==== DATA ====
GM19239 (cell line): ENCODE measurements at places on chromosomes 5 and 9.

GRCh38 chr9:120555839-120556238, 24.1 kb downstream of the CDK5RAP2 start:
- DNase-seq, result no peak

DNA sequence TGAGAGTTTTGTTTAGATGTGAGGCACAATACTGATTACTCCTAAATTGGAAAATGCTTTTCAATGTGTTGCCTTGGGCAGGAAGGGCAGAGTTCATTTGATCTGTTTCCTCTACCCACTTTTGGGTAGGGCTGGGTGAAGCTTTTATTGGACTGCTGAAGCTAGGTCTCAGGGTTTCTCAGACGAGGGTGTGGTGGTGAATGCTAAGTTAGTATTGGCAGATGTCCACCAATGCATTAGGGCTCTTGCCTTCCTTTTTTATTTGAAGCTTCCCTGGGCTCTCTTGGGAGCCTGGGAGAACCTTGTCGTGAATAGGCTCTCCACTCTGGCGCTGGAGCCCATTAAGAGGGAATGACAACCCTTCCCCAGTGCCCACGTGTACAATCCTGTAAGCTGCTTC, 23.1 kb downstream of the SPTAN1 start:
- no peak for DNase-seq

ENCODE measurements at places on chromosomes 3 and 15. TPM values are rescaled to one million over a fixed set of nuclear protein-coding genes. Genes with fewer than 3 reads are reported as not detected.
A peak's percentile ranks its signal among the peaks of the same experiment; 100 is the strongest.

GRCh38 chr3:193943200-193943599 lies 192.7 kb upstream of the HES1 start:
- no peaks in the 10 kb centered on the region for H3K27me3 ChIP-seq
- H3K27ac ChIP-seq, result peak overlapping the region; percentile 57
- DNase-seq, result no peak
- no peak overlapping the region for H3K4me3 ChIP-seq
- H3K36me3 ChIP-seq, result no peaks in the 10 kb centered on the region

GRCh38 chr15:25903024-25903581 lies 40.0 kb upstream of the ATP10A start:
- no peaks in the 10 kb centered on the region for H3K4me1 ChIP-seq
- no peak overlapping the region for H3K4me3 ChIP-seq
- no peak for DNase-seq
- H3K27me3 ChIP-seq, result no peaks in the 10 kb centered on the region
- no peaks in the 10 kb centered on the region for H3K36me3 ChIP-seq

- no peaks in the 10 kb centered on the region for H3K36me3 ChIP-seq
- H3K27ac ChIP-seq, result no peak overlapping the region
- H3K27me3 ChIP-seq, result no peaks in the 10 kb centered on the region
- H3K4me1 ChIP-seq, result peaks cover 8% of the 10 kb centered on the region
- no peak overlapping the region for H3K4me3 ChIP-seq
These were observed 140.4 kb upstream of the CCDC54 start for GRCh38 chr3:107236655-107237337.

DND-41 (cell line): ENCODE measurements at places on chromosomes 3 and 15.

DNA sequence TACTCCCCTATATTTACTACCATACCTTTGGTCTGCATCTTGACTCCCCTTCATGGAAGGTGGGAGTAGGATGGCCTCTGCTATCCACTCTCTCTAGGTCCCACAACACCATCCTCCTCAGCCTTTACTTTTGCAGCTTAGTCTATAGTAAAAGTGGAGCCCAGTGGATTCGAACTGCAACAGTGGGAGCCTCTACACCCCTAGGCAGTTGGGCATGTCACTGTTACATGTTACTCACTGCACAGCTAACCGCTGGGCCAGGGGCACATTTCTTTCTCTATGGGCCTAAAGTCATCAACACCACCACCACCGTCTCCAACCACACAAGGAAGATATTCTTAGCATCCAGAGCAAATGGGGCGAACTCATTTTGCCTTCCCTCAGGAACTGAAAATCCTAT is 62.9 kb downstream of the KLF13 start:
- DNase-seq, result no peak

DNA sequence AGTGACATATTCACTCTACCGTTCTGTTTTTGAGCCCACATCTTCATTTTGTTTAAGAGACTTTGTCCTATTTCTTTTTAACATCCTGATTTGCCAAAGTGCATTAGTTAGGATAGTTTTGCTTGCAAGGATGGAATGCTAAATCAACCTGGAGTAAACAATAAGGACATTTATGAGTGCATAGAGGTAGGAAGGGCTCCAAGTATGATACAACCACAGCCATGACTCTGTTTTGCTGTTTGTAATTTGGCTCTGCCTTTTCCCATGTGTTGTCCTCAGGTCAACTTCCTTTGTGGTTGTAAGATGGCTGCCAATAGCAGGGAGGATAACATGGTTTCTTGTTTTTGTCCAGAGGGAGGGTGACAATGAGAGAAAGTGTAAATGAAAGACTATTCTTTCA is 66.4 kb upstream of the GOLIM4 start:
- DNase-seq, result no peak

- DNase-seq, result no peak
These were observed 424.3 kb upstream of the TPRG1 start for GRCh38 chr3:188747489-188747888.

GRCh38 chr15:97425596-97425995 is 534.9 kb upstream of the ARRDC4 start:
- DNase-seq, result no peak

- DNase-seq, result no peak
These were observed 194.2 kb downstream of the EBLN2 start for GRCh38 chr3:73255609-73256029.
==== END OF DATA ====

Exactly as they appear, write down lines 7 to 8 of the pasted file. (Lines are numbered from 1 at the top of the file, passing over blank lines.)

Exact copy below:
A peak's percentile ranks its signal among the peaks of the same experiment; 100 is the strongest.

GRCh38 chr3:193943200-193943599 lies 192.7 kb upstream of the HES1 start: